Digital banking, in particular mobile banking, has taken flight in Hong Kong and mainland China since the start of the Covid-19 pandemic, but to remain competitive and to win over customers, retail banks must adopt an omnichannel banking strategy focusing on customer experience, according to recent reports.
Over the past 12 months, mobile banking apps and online banking were the most-used channels, across different age groups and asset levels, note two reports published by Bain & Company, namely "How to Delight Digital Banking Customers in Hong Kong" and "How Retail Banks in China Can Elevate Digital Banking". The reports surveyed a total of 1,400 and 1,800 retail banking customers in Hong Kong and mainland China, respectively, on their digital banking experience.
In Hong Kong, mobile banking penetration reached nearly 80%, while more than half of consumers did not step into a branch in the past year. On average, customers interacted with their bank via mobile slightly more than once per week. In mainland China, consumers used mobile banking apps about 15 times per quarter, five times more often than they visit a physical branch.
Mobile banking experience had the highest correlation to overall positive customer experience, ahead of online banking and traditional channels. Hong Kong retail banking customers value a smooth mobile banking app, transparent terms and conditions, and robust privacy protection, the reports find. In contrast, mainland Chinese consumers value mobile features, and want more functionality, access to rewards and lifestyle services, in addition to intuitiveness of mobile apps.
In Hong Kong, while digital adoption in payments and consumer finance products have been progressing faster than wealth and insurance products, many customers are now ready to commit when it comes to digital wealth and insurance products. In the survey, of those who purchased mutual funds and insurance from a bank, 45% of mutual funds and 40% of life insurance policies (by value) were purchased through their bank’s mobile app.
Fintechs, virtual banks
Fintechs also created a compelling value proposition based on customer experience. Because they were built to be digital-first or digital only, fintech platforms are more intuitive, inclusive and convenient than those from traditional banks.
They also widened the market for financial services. Many players offer digital wealth management platforms and robo-advisory services to deliver a range of investment services to the mass market.
Virtual banks have also been gaining momentum in Hong Kong for similar reasons to fintechs in China. They offer unique and often stronger value propositions and are laser-focused on customer experience. Compared with some traditional banks, virtual banks offer faster loan approvals, lower interest rates, more flexible repayment terms, and easier-to-use platforms for consumer finance products.
Lending has been a boon for virtual banks. Loan volume shot up from 2020 to 2021, posting a 380% compound annual growth rate. Despite the exponential growth, there’s still upside potential. Among all virtual banks in Hong Kong, the total loan book was only HK$11.2 billion (US$1.43 billion) by mid-year 2022, compared with an overall consumer finance market of HK$683 billion.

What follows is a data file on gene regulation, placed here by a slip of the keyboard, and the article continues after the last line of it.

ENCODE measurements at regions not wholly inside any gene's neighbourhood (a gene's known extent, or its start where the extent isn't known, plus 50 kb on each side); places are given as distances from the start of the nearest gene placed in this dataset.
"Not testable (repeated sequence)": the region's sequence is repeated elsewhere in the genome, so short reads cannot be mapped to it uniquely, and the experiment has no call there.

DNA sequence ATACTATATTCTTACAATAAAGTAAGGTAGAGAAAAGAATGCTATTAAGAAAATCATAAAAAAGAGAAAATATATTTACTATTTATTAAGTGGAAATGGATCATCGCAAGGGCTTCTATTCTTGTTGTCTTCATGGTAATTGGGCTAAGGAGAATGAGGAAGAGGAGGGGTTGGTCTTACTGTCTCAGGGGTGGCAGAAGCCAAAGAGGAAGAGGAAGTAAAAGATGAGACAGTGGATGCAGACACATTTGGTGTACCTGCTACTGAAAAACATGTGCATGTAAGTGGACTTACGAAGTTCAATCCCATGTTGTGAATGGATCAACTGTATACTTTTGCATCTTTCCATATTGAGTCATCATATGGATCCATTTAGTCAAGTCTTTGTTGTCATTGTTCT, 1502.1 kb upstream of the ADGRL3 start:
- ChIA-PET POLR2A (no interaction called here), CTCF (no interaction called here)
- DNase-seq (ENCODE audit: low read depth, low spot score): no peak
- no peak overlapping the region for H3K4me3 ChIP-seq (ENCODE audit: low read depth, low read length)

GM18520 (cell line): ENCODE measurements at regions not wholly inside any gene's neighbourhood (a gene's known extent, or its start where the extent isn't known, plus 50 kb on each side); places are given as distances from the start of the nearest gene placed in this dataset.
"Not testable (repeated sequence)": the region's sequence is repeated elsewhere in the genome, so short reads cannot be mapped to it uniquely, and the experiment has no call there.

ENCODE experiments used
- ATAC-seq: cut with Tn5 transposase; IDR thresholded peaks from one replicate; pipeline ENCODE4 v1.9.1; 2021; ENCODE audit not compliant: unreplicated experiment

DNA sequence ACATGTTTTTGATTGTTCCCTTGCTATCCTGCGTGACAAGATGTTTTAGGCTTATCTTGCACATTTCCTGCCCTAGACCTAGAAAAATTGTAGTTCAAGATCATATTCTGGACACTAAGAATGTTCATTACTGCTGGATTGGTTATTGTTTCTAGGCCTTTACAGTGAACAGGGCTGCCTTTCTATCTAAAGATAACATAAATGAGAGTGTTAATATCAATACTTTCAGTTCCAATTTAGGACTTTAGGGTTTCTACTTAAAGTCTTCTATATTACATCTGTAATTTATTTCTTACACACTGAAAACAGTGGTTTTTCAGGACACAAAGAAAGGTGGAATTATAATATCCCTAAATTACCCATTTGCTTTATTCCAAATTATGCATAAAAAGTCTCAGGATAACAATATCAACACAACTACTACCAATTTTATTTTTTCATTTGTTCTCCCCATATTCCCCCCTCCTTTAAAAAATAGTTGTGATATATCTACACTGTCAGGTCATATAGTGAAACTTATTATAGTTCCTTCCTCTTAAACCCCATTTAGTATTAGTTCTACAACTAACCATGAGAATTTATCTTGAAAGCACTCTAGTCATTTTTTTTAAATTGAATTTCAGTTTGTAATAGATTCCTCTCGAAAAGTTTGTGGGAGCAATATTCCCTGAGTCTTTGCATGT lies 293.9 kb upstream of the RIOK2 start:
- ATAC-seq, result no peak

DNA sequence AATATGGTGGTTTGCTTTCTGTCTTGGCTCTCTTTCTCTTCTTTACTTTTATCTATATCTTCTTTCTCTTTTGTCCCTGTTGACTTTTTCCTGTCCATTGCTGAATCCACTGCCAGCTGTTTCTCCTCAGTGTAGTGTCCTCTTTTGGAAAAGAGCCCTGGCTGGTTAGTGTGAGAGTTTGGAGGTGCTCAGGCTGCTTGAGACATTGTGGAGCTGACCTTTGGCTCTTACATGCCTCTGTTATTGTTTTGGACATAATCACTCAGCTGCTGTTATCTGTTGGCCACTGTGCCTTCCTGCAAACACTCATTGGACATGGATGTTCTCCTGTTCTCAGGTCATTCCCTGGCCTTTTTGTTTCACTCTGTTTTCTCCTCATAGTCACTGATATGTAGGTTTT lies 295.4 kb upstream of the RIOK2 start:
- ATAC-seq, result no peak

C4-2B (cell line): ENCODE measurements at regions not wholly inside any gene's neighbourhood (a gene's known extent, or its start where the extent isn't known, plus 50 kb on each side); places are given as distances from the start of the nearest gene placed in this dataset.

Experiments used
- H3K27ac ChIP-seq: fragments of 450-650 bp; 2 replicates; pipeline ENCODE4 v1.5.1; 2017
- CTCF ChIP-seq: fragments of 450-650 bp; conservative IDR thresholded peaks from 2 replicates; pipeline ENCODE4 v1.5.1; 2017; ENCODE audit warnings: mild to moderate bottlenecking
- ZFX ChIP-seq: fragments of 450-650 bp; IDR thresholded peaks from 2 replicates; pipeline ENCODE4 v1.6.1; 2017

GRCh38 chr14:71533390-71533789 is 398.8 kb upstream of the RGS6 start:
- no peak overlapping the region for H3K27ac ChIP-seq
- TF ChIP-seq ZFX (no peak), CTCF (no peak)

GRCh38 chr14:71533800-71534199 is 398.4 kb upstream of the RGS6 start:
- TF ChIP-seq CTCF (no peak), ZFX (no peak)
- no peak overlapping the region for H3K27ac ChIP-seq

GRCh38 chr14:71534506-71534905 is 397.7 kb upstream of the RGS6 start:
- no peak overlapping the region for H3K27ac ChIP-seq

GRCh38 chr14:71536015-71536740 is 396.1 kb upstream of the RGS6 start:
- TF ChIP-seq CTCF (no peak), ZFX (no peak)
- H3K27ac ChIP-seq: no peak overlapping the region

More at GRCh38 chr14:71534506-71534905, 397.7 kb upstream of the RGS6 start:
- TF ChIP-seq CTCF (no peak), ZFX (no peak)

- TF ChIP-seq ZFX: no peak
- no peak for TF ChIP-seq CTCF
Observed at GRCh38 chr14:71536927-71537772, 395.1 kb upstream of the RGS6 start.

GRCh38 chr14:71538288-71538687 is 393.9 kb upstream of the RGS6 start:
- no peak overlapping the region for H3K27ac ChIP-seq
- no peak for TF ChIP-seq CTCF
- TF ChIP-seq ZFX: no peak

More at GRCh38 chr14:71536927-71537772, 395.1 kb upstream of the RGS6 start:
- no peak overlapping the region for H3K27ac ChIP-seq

Offering attractive rewards and incentives gave virtual banks a strong start, but at a high cost. Now, virtual banks are gradually shifting their focus from bought growth to earned growth to achieve critical scale and improve their bottom lines.
While digital tools are integral to the customer journey, so is human support. And most customer journeys cross multiple channels. Even though 75% of respondents in Hong Kong completed their mutual fund customer journey digitally, almost 10% needed human support for part of the process.
Bank in-person experiences, the reports point out, are opportunities to convert customers to promoters as these often involve complex or emotionally charged episodes. Customers say they prefer in-person assistance with mortgages, wealth management and large cash transactions.
Omnichannel capabilities can help banks deliver more consistent and positive customer experiences overall. Banks should make it easy for customers to switch between physical and digital channels, the reports suggest. To encourage omnichannel interactions, banks can include or embed digital experiences in their branches.
Traditional banks have long-standing relationships and deep customer knowledge to their advantage, but they face more organizational, system and capability challenges as they transform into customer-centric players. There are three stages of development, the reports suggest, that traditional banks can follow to improve customer experience. First, develop segment-based customer insights and propositions, then create a seamless customer journey, and finally optimize digital and human engagements.
“The balance of human touch versus digital under an omnichannel approach will vary by customer segment and phase of the journey,” says Herbert Lee, a Hong Kong-based Bain partner. “For example, major banks could offer both human and digital-delivered services to their most affluent consumers in any stage of the journey or channel but use digital self-services or robo-advisory solutions for the mass market primarily.”
“Consumers shifted their banking behaviours out of necessity but are staying with digital channels for the experience,” adds Frankie Leung, another Hong Kong-based Bain partner. “That means online and mobile banking are not secondary channels or value-added services; they are the bank for an increasing number of Hong Kong and mainland Chinese consumers.”